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Euphorbia cotinifolia - wintering

Posted by dave_in_nova VA zone 7a (My Page) on
Fri, Nov 7, 08 at 9:02

I have a large one that I dug up from my backyard this fall. I'd like to try to winter it over in my cool garage. Has anyone tried this? My garage gets to maybe 45 degrees at the coldest at night and maybe 50-60 during the day. There is some light from windows and lamps. Are they deciduous? Cause mine has no leaves at this point. Should they be kept on the dry side?

thanks!


Follow-Up Postings:

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RE: Euphorbia cotinifolia - wintering

Guess not. Man, this place is dead. LOL!


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RE: Euphorbia cotinifolia - wintering

Hi Dave, I too just got a tree from my friend. She has several trees, one being at least 10 feet tall and she has a neighbor (who originally gave her the cutting) that is at least 15 feet tall. They lose their leave in the winter, then bloom a very small white flower in the spring and push out the new leaves. When I transplanted the one my friend gave me most of the leaves fell off but I do see new ones coming out. They do best in full sun, keep that beautiful red color but can also be grown in part shade. Here the older leaves will be silvery green and only the tips will be deep red. They can be draught tolorent once established.


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RE: Euphorbia cotinifolia - wintering

I'm just wondering how wet or dry to keep it in my garage, since the leaves have all fallen off. I would really like to keep this plant. Hate to purchase a new tiny one next season as this one is so big.


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RE: Euphorbia cotinifolia - wintering

I found this info on another garden web site. I thought some of this info may help you especially since one of the respondents is wintering their tree in the basement. Good luck!

On Jul 13, 2008, redinque from Pasadena, CA wrote:
Beautiful, beautiful foliage, but requires relatively good soil and moisture. I planted it into the ground in clay dirt around September of last year where it promptly lost all its leaves around November when the temperature dropped to around 40 at night. I live in Los Angeles, CA. The bare branches (at least when it's small) don't look very appealing. It took a long time for the leaves to regrow probably in April or May, and I thought it had died. Slow growing and seems to be a plant better grown in a pot if soil conditions are not that good. I may dig it up and do just that.


THIS POST PERTAINS TO WINTERING IN THE BASEMENT: Positive myrrtle77 On Apr 17, 2008, myrrtle77 from Northampton, MA wrote:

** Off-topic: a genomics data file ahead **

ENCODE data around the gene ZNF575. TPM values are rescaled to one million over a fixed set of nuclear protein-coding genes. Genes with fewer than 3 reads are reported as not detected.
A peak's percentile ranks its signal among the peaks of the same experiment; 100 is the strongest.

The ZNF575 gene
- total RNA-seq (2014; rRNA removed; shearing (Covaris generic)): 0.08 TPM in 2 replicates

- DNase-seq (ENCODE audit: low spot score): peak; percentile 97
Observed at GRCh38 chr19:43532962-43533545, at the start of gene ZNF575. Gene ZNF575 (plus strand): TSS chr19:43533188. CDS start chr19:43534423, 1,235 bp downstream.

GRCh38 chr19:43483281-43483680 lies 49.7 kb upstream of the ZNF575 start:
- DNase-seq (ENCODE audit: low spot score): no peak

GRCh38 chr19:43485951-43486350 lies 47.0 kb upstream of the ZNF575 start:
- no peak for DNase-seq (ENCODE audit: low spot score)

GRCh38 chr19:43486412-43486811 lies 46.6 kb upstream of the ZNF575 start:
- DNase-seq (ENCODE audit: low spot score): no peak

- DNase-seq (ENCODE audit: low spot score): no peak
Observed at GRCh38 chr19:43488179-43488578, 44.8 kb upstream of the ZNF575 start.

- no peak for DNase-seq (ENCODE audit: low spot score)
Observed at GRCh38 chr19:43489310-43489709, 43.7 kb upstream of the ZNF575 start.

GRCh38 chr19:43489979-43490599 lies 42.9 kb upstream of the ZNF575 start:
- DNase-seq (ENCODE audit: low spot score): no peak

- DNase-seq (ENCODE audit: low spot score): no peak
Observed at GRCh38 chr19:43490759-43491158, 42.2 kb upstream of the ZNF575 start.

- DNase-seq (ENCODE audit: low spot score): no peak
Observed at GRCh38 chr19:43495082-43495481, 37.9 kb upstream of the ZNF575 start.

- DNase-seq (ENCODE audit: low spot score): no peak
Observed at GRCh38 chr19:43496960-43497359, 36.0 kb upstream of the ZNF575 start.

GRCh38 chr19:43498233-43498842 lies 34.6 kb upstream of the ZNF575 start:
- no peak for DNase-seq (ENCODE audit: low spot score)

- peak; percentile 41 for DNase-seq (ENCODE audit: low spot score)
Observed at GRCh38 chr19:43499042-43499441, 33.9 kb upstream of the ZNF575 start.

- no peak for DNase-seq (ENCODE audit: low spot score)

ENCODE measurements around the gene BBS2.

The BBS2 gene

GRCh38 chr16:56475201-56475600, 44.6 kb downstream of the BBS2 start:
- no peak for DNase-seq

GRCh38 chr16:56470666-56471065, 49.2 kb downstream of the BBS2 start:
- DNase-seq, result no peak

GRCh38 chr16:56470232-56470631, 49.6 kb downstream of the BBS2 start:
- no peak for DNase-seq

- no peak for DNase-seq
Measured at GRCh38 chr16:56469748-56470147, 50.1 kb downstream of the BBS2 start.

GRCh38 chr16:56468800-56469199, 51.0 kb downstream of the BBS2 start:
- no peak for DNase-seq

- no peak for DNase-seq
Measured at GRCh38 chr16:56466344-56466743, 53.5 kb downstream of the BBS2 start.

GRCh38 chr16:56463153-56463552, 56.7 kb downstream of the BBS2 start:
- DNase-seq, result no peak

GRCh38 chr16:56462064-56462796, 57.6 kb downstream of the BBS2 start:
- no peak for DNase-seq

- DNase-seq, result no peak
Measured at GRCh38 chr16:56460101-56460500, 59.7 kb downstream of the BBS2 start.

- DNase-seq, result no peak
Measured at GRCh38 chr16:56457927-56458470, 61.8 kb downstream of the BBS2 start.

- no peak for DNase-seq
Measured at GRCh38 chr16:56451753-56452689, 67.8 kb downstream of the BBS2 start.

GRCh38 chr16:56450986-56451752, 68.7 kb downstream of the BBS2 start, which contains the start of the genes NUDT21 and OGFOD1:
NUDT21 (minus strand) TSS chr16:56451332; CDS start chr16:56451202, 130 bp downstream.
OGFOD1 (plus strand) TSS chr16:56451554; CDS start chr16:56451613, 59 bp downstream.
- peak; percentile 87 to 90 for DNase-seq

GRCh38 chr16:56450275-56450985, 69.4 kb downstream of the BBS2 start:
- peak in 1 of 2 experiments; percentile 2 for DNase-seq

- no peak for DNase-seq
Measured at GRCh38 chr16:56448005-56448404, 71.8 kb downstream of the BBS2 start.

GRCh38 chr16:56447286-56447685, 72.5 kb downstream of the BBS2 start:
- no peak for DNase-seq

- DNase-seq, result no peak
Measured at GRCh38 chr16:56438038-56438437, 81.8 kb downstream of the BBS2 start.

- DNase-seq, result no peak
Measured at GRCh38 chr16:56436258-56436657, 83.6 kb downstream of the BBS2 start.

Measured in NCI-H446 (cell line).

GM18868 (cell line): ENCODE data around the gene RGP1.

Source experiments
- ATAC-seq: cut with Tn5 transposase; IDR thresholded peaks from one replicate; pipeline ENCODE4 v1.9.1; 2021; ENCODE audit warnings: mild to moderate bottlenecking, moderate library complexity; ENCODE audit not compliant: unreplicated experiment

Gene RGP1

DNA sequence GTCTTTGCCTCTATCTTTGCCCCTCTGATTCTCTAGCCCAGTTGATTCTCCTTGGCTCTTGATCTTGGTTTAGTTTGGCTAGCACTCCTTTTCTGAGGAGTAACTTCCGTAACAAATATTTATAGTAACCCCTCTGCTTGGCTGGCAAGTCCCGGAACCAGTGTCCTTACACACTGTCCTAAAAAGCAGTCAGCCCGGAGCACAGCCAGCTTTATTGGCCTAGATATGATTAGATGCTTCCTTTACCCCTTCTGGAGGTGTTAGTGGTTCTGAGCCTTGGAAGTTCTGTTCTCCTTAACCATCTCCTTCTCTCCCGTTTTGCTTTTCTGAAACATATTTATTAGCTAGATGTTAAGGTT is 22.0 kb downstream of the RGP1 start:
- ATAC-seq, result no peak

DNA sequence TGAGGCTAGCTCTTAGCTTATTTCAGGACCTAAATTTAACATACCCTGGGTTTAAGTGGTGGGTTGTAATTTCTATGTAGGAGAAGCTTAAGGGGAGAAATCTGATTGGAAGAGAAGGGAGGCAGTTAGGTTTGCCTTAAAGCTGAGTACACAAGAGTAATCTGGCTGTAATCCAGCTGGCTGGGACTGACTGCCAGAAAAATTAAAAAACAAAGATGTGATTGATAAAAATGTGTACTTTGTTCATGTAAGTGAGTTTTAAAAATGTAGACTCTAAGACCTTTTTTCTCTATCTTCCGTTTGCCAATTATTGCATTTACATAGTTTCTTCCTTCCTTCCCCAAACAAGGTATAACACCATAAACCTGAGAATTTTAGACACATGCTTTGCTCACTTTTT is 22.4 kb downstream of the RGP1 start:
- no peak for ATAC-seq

we live in massachusetts,a firm zone 4. we have had our tree
for seven years now. it has reached a height of almost 12', before a good spring pruning. we love her so much,she is the talk of the neighborhood, when she is leafed out. she gets early morning sun and shade the rest of the day and her color is still vibrant and she flowers pretty freely. they do like a fair amount of water,but, we have her pretty root bound, and she still does well. we leave her outside til the first frost is due and then she goes down into our basement for her winter nap. we water her about once a month and bring her up as soon as she starts to leaf out. i have taken cuttings for my mom, who lives in florida and she has rooted them quite easily and grows her plants in full sun in central florida. hope this helps anyone wanting this beautiful plant-we consider it well worth the effort for all its beauty!


Positive WebInt On Mar 12, 2007, WebInt from Vista, CA
(Zone 10a) wrote:
This is a fast growing Euphorbia that is also called the Caribbean Copper Plant. Can be confused with Cotinus coggygria (Smoke Tree 'Royal Purple') for those not familiar, but break a stem and get the milky sap, you will know it is a Euphorbia. The white flowers really look nice against the red foliage. In SoCal it can grow to 10 feet tall but is deciduous in all but the mildest winters. My plant lost a few smaller stems and defoliated 100% during the 28 degree freeze from Jan 2007. However; all large stems have shot out new growth since. So they can handle a 28 degree freeze and recover nicely.


Positive lakeshoredrive On Sep 30, 2006, lakeshoredrive from Chicago, IL wrote:
This euphorbia's grows quickly from cuttings, overwinters nicely in a greenhouse and the maroon-red leaves look fantasic when grown in mixed containers.

Positive BayAreaTropics On Sep 27, 2005, BayAreaTropics from Hayward, CA wrote:
The new growth is a satiny vibrant burgundy. Not evergreen or especially drought tolerant. It actually likes more water than most euphobias and responds with fast growth. And should be given plenty of root room if grown in a pot or it grows sparse. Hardy to at least 30 degrees. No pests-at least outdoors


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RE: Euphorbia cotinifolia - wintering

Thanks Shirley! I hope mine makes it. If not, I'll just purchase another plant.


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RE: Euphorbia cotinifolia - wintering

As a hardy alternative, you can plant a real Cotinus like 'Royal Purple' or one of the other dark-leafed varieties and cut it back or "stool" it every year. Although they won't bloom with this treatment they will put out rapid growth with larger-than-normal leaves. The dark-leafed varieties look pretty cool this way.


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